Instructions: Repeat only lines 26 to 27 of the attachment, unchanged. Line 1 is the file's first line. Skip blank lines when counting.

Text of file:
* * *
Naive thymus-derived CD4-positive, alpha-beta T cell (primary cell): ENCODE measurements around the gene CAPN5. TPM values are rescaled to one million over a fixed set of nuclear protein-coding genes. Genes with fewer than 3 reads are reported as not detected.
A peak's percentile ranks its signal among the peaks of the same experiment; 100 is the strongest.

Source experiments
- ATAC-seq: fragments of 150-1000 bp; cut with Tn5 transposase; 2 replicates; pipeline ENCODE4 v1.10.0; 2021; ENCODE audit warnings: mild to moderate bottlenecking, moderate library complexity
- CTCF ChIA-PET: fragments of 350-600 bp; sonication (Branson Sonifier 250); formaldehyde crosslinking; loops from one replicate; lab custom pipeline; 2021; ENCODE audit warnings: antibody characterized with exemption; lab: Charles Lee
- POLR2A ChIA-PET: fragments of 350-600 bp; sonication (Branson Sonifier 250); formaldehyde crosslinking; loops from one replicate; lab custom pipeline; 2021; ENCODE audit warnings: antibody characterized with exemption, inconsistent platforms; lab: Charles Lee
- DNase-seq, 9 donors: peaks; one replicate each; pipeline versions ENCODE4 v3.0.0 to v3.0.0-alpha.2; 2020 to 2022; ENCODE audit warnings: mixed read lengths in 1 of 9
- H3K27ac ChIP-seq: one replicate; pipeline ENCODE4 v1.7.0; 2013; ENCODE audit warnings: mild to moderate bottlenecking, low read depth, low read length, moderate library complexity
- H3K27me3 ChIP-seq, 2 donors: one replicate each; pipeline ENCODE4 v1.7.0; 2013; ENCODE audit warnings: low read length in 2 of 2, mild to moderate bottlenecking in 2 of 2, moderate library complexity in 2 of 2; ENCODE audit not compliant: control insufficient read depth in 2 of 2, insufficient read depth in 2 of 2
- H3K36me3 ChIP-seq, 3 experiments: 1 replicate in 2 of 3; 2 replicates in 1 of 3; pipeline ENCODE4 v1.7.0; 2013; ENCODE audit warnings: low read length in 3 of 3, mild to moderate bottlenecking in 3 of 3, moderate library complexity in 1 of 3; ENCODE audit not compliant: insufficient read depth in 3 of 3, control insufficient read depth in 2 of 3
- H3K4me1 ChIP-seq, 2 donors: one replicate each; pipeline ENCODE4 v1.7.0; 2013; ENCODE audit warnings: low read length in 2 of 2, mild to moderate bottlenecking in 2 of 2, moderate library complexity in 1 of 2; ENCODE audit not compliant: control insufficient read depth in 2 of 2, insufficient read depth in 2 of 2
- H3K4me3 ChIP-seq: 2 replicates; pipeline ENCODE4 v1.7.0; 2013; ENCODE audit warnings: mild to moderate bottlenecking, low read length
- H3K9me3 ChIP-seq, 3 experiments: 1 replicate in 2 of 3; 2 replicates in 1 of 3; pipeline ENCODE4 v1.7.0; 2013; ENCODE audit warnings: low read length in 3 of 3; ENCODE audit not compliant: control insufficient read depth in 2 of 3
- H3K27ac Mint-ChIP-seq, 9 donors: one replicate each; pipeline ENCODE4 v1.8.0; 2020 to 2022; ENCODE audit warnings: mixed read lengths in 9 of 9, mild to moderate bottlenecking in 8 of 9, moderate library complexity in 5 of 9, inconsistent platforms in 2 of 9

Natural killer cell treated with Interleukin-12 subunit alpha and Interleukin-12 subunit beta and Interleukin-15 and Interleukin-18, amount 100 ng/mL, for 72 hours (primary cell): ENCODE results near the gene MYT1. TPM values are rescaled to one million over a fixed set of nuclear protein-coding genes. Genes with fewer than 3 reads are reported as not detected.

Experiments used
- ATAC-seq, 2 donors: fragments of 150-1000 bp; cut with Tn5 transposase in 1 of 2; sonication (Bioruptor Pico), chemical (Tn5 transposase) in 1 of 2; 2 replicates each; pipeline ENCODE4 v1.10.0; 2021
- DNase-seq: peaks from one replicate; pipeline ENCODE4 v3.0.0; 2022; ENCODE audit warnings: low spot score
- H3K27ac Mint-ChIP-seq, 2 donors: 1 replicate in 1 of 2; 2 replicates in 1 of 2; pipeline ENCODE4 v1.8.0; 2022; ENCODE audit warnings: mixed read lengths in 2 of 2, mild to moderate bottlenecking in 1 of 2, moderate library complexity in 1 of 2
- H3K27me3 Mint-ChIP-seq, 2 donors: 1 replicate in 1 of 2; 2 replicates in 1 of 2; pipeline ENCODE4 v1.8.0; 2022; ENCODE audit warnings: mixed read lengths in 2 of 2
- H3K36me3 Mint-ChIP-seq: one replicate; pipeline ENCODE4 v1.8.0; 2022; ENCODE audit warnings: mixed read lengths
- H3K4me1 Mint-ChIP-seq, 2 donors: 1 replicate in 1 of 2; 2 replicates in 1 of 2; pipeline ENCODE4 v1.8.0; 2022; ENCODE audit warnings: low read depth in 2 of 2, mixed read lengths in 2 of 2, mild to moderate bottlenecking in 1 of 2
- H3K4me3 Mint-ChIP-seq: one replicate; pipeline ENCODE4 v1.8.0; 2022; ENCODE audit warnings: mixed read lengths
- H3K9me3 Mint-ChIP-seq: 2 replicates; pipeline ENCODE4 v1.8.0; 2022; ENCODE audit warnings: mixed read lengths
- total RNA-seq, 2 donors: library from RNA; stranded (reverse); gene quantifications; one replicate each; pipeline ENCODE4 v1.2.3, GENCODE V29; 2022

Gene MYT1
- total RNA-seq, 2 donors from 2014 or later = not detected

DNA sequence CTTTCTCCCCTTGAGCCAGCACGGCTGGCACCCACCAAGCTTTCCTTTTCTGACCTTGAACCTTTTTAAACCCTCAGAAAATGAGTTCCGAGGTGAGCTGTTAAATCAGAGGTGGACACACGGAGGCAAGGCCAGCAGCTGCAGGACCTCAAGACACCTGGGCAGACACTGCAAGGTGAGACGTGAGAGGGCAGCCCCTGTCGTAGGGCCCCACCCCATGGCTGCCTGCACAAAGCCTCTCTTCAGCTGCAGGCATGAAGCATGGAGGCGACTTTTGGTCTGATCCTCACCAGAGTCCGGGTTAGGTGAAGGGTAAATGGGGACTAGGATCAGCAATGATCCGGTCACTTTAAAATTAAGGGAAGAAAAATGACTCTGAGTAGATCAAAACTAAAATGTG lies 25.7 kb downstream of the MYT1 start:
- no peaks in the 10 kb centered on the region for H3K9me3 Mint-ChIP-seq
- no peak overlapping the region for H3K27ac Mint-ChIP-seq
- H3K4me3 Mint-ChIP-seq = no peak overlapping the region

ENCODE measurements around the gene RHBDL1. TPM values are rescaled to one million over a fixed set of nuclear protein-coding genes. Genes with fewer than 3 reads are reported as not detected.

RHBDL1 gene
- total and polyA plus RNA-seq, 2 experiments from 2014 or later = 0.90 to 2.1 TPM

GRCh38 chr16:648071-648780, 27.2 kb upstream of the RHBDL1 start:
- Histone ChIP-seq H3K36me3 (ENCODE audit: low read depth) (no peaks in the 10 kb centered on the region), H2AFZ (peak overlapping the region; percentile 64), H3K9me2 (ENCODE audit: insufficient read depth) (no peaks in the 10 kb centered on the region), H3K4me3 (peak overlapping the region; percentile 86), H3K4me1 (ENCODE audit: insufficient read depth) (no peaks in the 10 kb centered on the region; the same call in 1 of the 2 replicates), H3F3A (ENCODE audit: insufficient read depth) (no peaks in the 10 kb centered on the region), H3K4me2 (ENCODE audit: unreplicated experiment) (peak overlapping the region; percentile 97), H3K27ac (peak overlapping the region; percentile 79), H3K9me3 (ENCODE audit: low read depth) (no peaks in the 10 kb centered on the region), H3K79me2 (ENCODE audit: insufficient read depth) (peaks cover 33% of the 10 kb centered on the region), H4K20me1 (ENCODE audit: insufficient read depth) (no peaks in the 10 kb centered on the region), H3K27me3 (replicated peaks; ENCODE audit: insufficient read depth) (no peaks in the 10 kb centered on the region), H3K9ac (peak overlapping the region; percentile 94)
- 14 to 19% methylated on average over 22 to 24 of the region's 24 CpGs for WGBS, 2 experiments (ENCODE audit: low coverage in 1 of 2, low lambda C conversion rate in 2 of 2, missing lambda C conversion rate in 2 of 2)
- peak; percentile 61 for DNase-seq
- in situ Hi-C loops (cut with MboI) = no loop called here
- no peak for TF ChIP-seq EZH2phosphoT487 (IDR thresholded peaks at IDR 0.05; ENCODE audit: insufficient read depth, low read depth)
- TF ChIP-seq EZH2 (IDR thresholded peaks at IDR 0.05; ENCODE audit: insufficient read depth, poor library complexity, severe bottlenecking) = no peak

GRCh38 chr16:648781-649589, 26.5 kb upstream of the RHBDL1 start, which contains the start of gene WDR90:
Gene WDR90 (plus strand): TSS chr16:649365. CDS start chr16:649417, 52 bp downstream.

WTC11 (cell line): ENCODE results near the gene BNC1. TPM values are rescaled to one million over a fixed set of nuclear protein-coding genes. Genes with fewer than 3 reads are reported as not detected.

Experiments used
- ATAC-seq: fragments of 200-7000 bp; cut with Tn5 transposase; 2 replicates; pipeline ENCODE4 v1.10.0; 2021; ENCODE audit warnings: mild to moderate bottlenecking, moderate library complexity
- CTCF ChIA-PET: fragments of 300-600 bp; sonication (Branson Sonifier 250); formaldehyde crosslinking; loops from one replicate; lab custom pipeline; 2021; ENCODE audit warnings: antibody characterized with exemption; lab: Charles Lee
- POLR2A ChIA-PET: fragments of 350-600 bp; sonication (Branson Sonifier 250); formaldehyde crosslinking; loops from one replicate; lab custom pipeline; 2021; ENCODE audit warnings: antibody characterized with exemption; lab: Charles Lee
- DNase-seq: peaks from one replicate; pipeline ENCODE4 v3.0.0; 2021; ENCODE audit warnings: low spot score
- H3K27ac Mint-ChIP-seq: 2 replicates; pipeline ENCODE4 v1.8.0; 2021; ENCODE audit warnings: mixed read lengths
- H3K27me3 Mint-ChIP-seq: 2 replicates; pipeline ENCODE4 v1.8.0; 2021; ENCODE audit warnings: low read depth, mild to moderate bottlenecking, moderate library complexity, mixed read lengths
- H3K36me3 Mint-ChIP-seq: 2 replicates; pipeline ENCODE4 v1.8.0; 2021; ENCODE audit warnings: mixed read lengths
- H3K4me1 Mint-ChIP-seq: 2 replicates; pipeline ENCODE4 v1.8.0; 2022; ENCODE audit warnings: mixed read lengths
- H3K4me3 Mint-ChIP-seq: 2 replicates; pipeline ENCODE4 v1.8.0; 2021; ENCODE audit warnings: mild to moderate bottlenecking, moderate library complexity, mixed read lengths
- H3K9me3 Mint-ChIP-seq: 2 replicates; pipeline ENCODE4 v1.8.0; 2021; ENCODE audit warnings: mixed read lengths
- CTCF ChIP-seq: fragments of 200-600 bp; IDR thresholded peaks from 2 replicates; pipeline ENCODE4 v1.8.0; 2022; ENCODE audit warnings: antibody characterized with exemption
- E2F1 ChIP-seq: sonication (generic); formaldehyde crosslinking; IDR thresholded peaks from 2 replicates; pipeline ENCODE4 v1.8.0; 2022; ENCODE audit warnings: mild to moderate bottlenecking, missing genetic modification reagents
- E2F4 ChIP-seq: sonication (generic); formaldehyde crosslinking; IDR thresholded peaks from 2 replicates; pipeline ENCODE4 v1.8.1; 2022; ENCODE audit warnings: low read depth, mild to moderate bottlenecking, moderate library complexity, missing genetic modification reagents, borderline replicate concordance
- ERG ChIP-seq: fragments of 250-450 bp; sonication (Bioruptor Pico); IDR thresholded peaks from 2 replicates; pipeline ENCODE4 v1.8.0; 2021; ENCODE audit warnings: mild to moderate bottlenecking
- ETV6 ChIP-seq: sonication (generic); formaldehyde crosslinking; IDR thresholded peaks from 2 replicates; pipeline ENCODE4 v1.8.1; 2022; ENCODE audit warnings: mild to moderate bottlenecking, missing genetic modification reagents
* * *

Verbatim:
Gene MYT1
- total RNA-seq, 2 donors from 2014 or later = not detected